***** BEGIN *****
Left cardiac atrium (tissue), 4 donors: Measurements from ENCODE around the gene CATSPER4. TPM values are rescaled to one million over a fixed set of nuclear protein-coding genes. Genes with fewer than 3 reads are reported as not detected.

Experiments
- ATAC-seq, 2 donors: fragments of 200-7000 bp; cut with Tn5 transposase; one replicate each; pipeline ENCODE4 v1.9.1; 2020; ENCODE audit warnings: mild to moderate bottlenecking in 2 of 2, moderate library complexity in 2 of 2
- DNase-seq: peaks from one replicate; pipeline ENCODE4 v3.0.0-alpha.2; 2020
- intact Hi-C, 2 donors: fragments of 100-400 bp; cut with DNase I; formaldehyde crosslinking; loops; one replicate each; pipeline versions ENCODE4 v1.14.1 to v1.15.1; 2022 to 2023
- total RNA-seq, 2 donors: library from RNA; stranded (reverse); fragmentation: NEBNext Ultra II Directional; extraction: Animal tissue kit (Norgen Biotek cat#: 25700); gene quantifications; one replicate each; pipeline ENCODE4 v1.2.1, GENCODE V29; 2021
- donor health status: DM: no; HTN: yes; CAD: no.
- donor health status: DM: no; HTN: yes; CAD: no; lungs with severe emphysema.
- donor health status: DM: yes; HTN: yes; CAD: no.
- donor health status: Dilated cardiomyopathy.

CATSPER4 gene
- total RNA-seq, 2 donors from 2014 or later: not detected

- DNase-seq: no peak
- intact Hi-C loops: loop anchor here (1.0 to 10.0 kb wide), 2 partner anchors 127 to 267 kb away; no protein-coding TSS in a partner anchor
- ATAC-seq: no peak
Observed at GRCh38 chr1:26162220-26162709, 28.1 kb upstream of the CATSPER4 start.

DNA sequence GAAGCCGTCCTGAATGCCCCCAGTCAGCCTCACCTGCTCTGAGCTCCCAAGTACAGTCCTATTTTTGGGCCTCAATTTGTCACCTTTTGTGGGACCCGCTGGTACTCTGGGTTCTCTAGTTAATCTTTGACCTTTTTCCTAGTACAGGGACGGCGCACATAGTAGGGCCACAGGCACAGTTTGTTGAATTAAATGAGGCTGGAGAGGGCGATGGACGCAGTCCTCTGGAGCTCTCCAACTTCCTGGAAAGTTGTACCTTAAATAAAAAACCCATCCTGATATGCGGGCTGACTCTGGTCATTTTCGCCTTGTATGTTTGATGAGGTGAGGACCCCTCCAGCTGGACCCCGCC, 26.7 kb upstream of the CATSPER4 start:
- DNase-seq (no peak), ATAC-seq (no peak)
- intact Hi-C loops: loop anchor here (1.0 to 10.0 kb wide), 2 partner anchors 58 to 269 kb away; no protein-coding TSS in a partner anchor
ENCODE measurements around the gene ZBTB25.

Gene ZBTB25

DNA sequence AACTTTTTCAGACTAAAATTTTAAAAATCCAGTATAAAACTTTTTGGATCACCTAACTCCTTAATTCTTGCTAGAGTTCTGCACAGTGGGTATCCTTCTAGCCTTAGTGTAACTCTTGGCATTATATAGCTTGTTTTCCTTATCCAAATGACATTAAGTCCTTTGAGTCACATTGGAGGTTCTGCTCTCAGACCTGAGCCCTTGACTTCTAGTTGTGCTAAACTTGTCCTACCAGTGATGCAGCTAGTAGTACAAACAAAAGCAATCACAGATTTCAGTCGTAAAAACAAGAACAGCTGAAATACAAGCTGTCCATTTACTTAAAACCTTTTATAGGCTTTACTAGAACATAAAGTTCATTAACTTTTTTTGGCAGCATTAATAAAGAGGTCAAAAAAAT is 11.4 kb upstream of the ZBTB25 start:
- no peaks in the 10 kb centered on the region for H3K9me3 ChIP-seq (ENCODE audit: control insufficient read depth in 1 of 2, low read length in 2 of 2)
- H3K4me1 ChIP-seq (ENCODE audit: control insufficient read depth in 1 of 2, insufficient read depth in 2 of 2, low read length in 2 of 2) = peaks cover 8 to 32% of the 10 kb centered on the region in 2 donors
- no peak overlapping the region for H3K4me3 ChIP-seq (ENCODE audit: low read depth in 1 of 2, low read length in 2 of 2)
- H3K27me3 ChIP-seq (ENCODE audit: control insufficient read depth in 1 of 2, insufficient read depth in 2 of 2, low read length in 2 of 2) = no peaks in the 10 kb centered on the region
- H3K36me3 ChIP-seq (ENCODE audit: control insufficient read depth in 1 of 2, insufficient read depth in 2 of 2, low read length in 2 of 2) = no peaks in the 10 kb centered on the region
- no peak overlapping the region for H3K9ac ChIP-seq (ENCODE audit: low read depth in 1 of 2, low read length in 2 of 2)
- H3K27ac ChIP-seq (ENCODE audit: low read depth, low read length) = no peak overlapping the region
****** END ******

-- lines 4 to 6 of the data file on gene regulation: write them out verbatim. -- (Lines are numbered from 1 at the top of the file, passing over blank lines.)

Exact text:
- DNase-seq: peaks from one replicate; pipeline ENCODE4 v3.0.0-alpha.2; 2020
- intact Hi-C, 2 donors: fragments of 100-400 bp; cut with DNase I; formaldehyde crosslinking; loops; one replicate each; pipeline versions ENCODE4 v1.14.1 to v1.15.1; 2022 to 2023
- total RNA-seq, 2 donors: library from RNA; stranded (reverse); fragmentation: NEBNext Ultra II Directional; extraction: Animal tissue kit (Norgen Biotek cat#: 25700); gene quantifications; one replicate each; pipeline ENCODE4 v1.2.1, GENCODE V29; 2021